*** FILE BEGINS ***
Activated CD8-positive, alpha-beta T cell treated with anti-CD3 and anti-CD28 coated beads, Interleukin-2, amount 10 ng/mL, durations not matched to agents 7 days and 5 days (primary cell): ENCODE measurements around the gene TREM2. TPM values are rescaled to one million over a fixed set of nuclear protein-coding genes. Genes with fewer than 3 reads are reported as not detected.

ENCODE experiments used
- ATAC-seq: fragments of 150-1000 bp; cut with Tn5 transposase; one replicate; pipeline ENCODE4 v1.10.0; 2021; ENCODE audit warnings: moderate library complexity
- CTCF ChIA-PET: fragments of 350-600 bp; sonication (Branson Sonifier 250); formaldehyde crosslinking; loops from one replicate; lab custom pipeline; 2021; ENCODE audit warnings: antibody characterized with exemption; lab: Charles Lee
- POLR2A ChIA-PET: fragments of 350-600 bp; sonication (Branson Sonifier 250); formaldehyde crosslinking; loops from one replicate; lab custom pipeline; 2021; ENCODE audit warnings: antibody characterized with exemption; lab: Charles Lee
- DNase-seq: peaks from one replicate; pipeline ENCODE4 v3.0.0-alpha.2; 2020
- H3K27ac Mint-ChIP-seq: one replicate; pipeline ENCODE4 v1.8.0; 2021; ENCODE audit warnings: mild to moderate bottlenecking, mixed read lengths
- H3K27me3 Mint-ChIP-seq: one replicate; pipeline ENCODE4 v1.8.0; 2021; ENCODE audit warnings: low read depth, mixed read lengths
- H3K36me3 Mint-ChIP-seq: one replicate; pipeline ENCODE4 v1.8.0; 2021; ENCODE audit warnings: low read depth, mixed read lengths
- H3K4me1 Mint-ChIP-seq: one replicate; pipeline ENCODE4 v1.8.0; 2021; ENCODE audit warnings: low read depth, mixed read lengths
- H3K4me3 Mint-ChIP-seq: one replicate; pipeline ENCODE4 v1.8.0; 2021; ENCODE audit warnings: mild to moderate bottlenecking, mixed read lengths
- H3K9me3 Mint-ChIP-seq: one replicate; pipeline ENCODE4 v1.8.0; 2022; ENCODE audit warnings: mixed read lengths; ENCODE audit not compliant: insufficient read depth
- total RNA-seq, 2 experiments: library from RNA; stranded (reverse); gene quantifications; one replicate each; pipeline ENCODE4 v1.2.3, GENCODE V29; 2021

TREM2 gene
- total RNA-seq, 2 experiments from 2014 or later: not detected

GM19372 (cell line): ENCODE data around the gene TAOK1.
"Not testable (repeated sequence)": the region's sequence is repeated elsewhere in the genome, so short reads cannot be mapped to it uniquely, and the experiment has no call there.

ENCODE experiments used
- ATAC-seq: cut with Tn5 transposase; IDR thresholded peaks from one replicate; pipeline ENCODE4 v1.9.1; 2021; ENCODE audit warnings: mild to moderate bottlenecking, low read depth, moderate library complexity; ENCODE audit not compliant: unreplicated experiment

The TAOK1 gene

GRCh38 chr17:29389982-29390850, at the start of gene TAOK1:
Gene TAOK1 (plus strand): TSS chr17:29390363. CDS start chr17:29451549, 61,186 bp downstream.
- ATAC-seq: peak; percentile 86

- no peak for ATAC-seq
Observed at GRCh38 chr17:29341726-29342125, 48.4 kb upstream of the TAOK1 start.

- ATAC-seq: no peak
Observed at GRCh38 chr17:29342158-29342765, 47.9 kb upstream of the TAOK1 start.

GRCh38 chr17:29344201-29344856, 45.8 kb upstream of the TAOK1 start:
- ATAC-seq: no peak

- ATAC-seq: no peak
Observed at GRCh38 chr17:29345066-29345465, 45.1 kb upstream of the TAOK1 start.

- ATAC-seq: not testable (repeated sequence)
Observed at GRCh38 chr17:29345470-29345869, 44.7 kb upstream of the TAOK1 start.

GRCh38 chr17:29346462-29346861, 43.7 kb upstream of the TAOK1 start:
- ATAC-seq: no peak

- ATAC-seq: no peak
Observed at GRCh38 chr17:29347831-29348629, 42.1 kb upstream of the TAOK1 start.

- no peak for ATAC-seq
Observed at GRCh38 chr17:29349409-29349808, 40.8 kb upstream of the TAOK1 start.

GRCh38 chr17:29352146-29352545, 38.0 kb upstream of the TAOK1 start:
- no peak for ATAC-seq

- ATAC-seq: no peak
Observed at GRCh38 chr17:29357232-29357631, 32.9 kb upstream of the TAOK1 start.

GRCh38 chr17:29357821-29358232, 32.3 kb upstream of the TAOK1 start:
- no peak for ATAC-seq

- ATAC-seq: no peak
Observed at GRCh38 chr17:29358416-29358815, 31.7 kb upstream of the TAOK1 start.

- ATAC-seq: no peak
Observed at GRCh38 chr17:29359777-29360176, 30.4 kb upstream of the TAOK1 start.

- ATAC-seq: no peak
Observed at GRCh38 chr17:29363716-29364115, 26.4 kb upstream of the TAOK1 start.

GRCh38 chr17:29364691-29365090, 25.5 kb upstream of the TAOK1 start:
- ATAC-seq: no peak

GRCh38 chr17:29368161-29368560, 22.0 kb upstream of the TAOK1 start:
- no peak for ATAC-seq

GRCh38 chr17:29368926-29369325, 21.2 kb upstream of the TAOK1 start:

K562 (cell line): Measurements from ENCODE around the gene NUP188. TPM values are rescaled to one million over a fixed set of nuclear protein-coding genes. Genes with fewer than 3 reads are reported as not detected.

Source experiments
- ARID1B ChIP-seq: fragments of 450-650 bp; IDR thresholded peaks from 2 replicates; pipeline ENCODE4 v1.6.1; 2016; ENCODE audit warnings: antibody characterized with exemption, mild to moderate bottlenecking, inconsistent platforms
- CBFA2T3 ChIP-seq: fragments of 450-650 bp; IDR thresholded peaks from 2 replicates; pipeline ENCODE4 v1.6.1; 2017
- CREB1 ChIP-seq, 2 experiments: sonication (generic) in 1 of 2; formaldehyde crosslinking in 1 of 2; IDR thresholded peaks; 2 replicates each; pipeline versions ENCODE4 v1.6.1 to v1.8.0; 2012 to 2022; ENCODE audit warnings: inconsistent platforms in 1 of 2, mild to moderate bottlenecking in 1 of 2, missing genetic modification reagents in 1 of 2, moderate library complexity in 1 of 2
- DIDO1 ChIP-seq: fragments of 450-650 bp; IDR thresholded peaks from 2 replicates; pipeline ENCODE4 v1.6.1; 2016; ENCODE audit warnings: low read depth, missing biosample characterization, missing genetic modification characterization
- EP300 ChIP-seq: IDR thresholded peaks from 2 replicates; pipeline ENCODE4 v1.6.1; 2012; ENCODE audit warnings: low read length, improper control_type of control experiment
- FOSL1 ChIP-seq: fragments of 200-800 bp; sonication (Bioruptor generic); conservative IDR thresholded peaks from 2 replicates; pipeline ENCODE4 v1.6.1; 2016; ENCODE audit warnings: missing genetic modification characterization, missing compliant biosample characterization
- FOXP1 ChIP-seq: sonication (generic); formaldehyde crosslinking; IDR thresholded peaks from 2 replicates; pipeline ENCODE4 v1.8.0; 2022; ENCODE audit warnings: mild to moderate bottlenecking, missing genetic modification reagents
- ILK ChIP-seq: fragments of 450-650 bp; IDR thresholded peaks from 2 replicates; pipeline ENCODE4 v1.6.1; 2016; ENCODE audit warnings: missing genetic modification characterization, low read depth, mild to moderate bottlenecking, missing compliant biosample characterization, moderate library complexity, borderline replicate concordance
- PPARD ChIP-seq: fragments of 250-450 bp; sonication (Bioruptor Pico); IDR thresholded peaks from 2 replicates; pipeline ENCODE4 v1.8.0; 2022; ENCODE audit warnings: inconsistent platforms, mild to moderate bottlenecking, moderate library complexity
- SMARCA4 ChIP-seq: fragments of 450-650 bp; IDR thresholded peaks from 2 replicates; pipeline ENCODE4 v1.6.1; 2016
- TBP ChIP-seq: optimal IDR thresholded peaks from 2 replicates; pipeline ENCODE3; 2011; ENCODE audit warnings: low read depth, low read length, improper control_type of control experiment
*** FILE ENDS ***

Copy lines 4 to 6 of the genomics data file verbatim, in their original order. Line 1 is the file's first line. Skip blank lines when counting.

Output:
- CTCF ChIA-PET: fragments of 350-600 bp; sonication (Branson Sonifier 250); formaldehyde crosslinking; loops from one replicate; lab custom pipeline; 2021; ENCODE audit warnings: antibody characterized with exemption; lab: Charles Lee
- POLR2A ChIA-PET: fragments of 350-600 bp; sonication (Branson Sonifier 250); formaldehyde crosslinking; loops from one replicate; lab custom pipeline; 2021; ENCODE audit warnings: antibody characterized with exemption; lab: Charles Lee
- DNase-seq: peaks from one replicate; pipeline ENCODE4 v3.0.0-alpha.2; 2020